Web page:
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SECURE Act 2.0: A Few Highlights Thumbnail

SECURE Act 2.0: A Few Highlights

As part of the most recent omnibus spending bill, SECURE Act 2.0 brought nearly 100 changes to retirement accounts in the final days of 2022.  Most of these are niche changes that will not impact a majority of the population, some will impact everyone, and all of them will be accounted for as we monitor our client’s situations.  Below are a few of the most interesting or impactful changes, as well as a couple of anticipated changes that did not come to pass.

Notable changes:

The Required Minimum Distribution (RMD) starting age is being increased

People with pre-tax retirement accounts (IRAs, 401(k)s, 403(b)s, etc.) are required to distribute a minimum amount from the accounts each year, beginning at an age determined by Congress.  Starting in 1986 when these rules were created, that age was 70 and a half.  The SECURE Act of 2019 then raised the age to 72.   Now, SECURE Act 2.0 is raising the age again (and again - see chart below).  Starting this year, the new required minimum distribution (RMD) age is 73.  In 2033, the RMD age will move up to 75.  These are beneficial changes that increase the number of years we are able to plan distributions and rollovers from pre-tax accounts in a way that optimizes tax efficiency.  These rules do not change your ability to take distributions from the accounts, so there are no downsides to worry about.

Catch-up contributions made to 401k, 403b, and 457b retirement plans by high wage earners have a new restriction

Starting in 2024, high wage employees will be required to make any additional catch-up contributions to 401k, 403b, or 457b plans as Roth contributions, not pre-tax.  High wage employees are being defined here as eligible retirement plan participants with “wages (as defined in section 3121(a)) for the preceding calendar year from the employer sponsoring the plan exceed $145,000” (SECURE Act 2.0, Section 603).  Additionally, catch-up contributions are only allowed for people age 50 and above.

Employees who meet the criteria above will no longer be allowed to make pre-tax catch-up contributions, though they will continue to be able to make regular (non catch-up) contributions as pre-tax.  If their employer’s plan does not allow Roth contributions, the employees will not be able to make catch-up contributions at all!  Self-employed people are unaffected by the new rules as they do not earn wages.

Overall, the loss of choice for tax treatment of catch-up contributions is a negative change for high wage employees.  The rule specifically impacts taxpayers who are near or at the height of their earning potential where pre-tax contributions are most effective.  Still, assuming the goal is saving for retirement, Roth contributions to employer retirement plans are usually preferable to brokerage savings.  If you may be affected by this new rule, make sure your employer will provide a Roth account for your catch-up contributions!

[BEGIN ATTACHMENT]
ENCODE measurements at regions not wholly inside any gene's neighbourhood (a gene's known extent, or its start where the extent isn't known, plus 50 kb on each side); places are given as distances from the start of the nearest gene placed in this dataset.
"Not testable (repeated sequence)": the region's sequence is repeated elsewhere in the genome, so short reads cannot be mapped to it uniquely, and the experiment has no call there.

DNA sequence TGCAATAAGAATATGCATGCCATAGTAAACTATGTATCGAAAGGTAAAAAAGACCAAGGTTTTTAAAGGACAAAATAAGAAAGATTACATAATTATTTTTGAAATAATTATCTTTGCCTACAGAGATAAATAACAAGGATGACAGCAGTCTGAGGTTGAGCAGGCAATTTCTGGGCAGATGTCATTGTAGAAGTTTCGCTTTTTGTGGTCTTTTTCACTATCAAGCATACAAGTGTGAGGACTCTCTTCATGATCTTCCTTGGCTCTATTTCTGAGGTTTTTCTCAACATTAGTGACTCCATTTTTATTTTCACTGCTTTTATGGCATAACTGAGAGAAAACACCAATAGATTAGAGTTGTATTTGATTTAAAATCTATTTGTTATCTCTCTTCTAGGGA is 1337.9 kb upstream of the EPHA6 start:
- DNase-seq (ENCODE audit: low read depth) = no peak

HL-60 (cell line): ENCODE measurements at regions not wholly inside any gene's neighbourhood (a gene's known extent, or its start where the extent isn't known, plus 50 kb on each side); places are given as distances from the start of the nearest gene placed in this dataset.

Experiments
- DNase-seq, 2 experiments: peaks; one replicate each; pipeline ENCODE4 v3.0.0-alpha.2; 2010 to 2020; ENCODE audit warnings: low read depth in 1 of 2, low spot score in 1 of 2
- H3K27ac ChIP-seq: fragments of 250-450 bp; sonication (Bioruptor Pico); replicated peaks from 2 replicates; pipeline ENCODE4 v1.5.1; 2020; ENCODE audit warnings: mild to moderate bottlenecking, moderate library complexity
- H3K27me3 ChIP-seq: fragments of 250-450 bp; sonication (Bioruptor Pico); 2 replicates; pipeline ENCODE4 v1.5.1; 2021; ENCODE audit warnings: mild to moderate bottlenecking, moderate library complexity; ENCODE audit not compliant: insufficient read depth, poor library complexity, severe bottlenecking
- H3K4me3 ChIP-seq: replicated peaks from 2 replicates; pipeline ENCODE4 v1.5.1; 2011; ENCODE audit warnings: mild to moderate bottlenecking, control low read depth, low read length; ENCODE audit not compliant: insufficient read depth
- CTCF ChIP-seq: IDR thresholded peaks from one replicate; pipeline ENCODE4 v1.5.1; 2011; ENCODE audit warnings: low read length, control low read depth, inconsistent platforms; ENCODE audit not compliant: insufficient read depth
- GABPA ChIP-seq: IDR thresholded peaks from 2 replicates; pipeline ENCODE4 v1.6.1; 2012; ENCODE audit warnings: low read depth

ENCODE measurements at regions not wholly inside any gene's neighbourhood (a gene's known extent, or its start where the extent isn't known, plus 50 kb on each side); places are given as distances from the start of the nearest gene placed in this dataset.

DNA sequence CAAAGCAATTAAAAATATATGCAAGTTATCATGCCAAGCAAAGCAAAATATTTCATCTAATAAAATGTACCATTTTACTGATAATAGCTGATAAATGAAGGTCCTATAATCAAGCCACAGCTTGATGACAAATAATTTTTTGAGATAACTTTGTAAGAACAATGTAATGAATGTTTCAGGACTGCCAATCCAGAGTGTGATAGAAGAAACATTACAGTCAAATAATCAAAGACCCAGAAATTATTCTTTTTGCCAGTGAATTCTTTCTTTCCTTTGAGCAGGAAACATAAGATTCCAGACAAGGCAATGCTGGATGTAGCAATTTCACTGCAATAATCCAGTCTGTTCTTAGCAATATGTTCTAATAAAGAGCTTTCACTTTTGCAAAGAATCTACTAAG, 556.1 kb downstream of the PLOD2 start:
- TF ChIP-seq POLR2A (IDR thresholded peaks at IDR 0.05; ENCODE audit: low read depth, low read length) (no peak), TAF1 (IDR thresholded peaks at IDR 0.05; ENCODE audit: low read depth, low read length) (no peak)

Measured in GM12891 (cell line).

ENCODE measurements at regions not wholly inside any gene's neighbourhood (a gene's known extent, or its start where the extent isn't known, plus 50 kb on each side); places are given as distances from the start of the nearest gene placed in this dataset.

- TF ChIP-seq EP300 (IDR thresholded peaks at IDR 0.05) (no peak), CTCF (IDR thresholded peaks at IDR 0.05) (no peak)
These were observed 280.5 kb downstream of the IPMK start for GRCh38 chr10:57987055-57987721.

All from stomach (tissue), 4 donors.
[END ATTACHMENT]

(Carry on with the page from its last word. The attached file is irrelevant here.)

529 to Roth IRA rollovers 

Also starting in 2024, we will be allowed to move funds from a 529 plan into a Roth IRA held by the 529 plan beneficiary.  This opportunity comes with many restrictions:

  • The 529 plan must exist for at least 15 years before Roth IRA transfers are allowed.
  • Only the Roth IRA owned by the 529 plan beneficiary is allowed to receive the transfer.
  • Contributions (and earnings on those contributions) to the 529 plan made within 5 years of the desired transfer date are not eligible to be transferred, though older contributions are eligible.
  • Roth IRAs have an annual limit to total contributions they can receive from any source.   Transfers from 529 plans will count towards that limit.
  • A beneficiary may only receive a lifetime maximum of $35,000 of these transfers into their Roth IRA.

This new opportunity caught our attention as a way to use older 529 assets that may otherwise be left over (likely the intended purpose of this rule) as well as a way to preemptively save for a child’s retirement.  New parents and grandparents will be able to save for their children’s education costs with less fear of over saving and under spending 529 funds.

There were no changes made to:

Qualified Charitable Distributions (QCDs) starting age  

Many of our clients heard us talking about QCDs in 2022 as a great way to make charitable donations from their IRAs.  At one point in time, the age individuals are allowed to make QCDs (age 70 and a half) matched the starting age for required minimum distributions.  As the starting age for RMDs has increased, the starting age for QCDs has remained the same.  This is a good thing – we want as much time as possible to make these tax efficient charitable donations.  I just wish they would move the starting age down to a nice, round 70.  

Backdoor Roth IRA or Mega-Backdoor Roth contributions

These contribution strategies rely on what seems to be a tax loophole (even though it is sanctioned by the IRS) that allows otherwise ineligible contributions to find their way into Roth accounts.  Experts have guessed the backdoor Roth contribution strategy would be eliminated in both SECURE Acts (2019 and 2022), but so far it has remained untouched.   We will continue to use these strategies where relevant with our clients for as long as they are allowed.